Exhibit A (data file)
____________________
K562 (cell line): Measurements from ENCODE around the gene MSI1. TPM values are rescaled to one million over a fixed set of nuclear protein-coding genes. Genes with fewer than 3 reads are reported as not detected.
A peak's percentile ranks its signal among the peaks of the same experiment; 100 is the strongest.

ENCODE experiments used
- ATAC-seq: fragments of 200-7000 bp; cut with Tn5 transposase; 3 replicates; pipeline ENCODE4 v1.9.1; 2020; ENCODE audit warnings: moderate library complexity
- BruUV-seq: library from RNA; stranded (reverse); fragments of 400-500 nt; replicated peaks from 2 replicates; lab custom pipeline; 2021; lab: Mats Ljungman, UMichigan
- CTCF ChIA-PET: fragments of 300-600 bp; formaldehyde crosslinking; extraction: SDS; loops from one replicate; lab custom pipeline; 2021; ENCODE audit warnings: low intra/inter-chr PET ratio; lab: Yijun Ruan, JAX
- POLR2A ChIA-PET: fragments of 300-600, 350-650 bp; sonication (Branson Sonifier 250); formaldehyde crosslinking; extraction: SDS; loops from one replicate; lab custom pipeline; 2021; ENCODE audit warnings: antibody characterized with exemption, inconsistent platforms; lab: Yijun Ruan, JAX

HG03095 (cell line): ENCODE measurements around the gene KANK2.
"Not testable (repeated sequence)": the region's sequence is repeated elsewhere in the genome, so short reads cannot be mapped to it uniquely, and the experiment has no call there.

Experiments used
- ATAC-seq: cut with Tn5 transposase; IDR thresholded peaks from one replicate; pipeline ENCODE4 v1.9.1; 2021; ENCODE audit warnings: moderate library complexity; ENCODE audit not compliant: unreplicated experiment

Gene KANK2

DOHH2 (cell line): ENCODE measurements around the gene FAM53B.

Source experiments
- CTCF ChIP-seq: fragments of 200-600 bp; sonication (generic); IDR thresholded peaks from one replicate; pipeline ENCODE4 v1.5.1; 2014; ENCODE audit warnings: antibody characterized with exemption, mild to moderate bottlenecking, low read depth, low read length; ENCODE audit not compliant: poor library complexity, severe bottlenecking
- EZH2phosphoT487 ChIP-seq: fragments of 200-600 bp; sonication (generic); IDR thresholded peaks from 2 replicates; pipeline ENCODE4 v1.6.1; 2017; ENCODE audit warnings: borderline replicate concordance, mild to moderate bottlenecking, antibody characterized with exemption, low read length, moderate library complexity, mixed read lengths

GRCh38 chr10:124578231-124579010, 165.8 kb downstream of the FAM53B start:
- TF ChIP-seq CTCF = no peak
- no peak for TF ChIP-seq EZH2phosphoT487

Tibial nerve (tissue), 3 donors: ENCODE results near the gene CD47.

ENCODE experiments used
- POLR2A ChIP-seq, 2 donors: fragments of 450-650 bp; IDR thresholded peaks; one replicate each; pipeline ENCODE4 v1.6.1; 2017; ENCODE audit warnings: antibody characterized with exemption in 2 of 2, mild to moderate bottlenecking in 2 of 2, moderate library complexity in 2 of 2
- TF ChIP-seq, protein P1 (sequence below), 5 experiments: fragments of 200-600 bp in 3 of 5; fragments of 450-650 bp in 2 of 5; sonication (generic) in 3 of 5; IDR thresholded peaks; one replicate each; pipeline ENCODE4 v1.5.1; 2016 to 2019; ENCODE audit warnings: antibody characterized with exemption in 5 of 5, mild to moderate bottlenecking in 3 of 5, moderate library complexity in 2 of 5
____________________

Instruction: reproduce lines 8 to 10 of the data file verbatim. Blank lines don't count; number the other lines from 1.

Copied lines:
HG03095 (cell line): ENCODE measurements around the gene KANK2.
"Not testable (repeated sequence)": the region's sequence is repeated elsewhere in the genome, so short reads cannot be mapped to it uniquely, and the experiment has no call there.

Experiments used